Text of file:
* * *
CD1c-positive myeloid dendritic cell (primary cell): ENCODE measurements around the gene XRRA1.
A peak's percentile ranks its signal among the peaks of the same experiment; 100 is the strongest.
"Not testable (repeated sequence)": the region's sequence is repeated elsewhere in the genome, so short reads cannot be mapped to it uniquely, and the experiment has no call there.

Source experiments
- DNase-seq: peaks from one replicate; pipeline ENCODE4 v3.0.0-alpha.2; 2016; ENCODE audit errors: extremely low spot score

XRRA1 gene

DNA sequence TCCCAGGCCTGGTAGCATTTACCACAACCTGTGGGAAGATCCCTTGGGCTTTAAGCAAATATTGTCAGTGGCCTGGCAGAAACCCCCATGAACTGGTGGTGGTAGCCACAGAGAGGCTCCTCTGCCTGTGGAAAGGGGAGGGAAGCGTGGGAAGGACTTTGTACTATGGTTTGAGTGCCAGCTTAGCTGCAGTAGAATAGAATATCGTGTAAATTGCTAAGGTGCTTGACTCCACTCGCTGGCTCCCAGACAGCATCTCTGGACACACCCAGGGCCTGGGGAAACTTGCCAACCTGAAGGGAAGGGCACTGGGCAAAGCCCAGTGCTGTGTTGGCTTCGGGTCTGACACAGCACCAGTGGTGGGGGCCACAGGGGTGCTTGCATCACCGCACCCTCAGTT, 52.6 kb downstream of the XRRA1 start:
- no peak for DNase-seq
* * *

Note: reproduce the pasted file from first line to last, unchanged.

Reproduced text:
CD1c-positive myeloid dendritic cell (primary cell): ENCODE measurements around the gene XRRA1.
A peak's percentile ranks its signal among the peaks of the same experiment; 100 is the strongest.
"Not testable (repeated sequence)": the region's sequence is repeated elsewhere in the genome, so short reads cannot be mapped to it uniquely, and the experiment has no call there.

Source experiments
- DNase-seq: peaks from one replicate; pipeline ENCODE4 v3.0.0-alpha.2; 2016; ENCODE audit errors: extremely low spot score

XRRA1 gene

DNA sequence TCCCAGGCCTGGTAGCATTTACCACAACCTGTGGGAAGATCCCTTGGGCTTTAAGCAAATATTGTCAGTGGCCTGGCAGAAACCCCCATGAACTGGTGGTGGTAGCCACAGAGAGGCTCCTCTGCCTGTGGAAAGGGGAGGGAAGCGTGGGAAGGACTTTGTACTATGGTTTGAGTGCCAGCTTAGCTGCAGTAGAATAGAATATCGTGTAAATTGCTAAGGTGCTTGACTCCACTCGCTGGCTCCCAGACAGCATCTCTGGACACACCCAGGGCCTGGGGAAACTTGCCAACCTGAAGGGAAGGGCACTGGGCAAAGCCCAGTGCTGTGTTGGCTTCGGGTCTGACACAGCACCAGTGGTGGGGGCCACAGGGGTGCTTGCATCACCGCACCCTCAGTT, 52.6 kb downstream of the XRRA1 start:
- no peak for DNase-seq